Battle of the patterns: part 1

Ali Churcher · 22 Jul 2019

pug crossed with an owl


The members of Liefery’s Flutter development team come from a wide range of backgrounds - from React and Elm to Java and Scala. While rewriting our mobile application in Flutter we were able to pick and choose different design patterns that we knew from experience were good for a particular problem. Two of the patterns we chose were well established and solved clear problems that we had. After some time however, we found ourselves battling with these patterns, or rather, these patterns battling each other. When we needed to write code that bypassed the best practices of one pattern to satisfy the other we realized we needed to rethink our design. In this blog post I want to describe two patterns that we are using in our codebase, how they are currently conflicting in our state management code, and some ideas that the wider team has discussed for improvements. I hope that part 2 of this blog post will describe the approach we end up taking to solve this problem and create a slick new state management design.

The two patterns in question: Redux Selectors and Option Types

Background information: we use flutter_redux for our state management. It allows us to centralize our application state in a single place and control how it is updated. It behaves mostly like the popular Redux library from JavaScript, and a very nice explanation of the main concepts can be found here.

Redux Selectors

A pattern of writing helper functions that take the entire state object and return a specific part of the state.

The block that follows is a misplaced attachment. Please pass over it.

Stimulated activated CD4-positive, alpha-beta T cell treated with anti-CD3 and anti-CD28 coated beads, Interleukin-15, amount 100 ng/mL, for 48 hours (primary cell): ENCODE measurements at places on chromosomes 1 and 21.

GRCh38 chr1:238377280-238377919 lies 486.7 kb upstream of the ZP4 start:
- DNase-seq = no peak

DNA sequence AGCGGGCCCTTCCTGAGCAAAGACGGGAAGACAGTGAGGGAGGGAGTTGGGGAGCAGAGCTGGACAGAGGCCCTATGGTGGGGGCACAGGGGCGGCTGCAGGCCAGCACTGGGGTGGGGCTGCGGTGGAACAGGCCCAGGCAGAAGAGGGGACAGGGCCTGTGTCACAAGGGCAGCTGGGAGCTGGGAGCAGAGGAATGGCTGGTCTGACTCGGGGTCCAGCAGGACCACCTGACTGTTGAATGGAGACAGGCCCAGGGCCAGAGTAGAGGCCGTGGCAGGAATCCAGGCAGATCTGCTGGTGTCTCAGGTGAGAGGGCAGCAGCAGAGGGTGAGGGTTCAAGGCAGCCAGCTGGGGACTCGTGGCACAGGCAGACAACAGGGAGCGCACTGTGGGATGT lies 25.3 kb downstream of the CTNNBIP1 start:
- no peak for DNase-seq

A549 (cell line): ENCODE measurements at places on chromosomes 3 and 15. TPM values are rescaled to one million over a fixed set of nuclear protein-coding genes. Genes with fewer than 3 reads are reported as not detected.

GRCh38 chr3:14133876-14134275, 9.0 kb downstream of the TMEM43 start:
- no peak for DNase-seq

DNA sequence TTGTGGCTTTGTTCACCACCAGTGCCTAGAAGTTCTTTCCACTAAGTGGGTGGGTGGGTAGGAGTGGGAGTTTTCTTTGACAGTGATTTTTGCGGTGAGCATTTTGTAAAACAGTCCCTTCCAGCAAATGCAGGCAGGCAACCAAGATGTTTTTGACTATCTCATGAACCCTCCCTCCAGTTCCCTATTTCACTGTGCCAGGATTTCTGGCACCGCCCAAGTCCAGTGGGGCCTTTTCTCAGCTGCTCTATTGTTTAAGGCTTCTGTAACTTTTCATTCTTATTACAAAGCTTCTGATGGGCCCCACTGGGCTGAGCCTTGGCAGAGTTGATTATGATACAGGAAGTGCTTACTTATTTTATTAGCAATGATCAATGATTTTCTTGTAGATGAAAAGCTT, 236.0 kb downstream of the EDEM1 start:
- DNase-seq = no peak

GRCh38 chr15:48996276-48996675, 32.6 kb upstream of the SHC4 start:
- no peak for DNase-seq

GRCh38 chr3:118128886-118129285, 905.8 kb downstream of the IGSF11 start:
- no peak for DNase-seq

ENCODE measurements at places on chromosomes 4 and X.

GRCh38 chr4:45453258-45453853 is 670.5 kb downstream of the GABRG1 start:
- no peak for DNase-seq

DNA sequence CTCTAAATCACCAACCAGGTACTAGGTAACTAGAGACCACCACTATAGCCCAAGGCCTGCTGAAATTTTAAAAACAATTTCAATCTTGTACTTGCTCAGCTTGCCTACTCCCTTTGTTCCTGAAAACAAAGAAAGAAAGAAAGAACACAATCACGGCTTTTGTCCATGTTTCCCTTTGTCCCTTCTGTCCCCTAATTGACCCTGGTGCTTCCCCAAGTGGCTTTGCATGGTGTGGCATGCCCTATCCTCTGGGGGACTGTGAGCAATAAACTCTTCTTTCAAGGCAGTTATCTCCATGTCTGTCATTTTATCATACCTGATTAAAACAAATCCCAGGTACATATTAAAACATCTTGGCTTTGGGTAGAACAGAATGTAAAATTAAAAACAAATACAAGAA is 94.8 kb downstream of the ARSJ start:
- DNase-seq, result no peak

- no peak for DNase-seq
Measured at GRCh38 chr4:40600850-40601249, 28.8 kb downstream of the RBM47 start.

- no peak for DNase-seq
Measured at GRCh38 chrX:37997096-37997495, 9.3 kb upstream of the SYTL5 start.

When using flutter_redux, all application state is stored in a single place - the state object. Rather than access this information by being aware of its structure, we encapsulate away this information and access the data with selectors. This provides the benefit of allowing the underlying state structure to change without having to change all our code.

Without selectors:

const int count = state.session.user.orders.unpaid.length  // directly access the state field

With selectors:

const int count = getNumberOfUnpaidBills(state) // call a selector 
int getNumberOfUnpaidBills(state) {
  return state.session.user.orders.unpaid.length  // selector implementation

Option Types

A way to remove nulls by providing a type to represent an optional/unknown value

Option types are a language feature implemented in many function languages such as Haskell (called maybe), Rust, Swift and Scala. Our project uses a Dart implementation of Scala Option types. Option types provide a safe way to handle the absence of a value. The concept of null/nil/undefined is completely avoided and replaced with a type that is optional - i.e. a value that maybe present or not.

For example, if we have a variable comment that might be present or not, we can model it like this:

const Option<String> comment;

If the value is present, then the Option<String> holds an instance of Some<String>.

comment = Some('thanks for the speedy delivery');

If the value is absent then comment holds an instance of None.

comment = None();

Implemented correctly, Option types prevent the errors and surprises caused by unhandled nulls. The type forces you to handle both the presence and absence of the value at compile time.

Where the pattern battle begins

We encountered some situations where Option types and selectors do not play nicely together. Let’s look at an example involving one important part of our application state – the session. For this example, the session will have just three fields: an apiKey, the name of the logged in user, and some orders:

class SessionState {
  final String ApiKey;
  final String username;
  final List<Order> userOrders;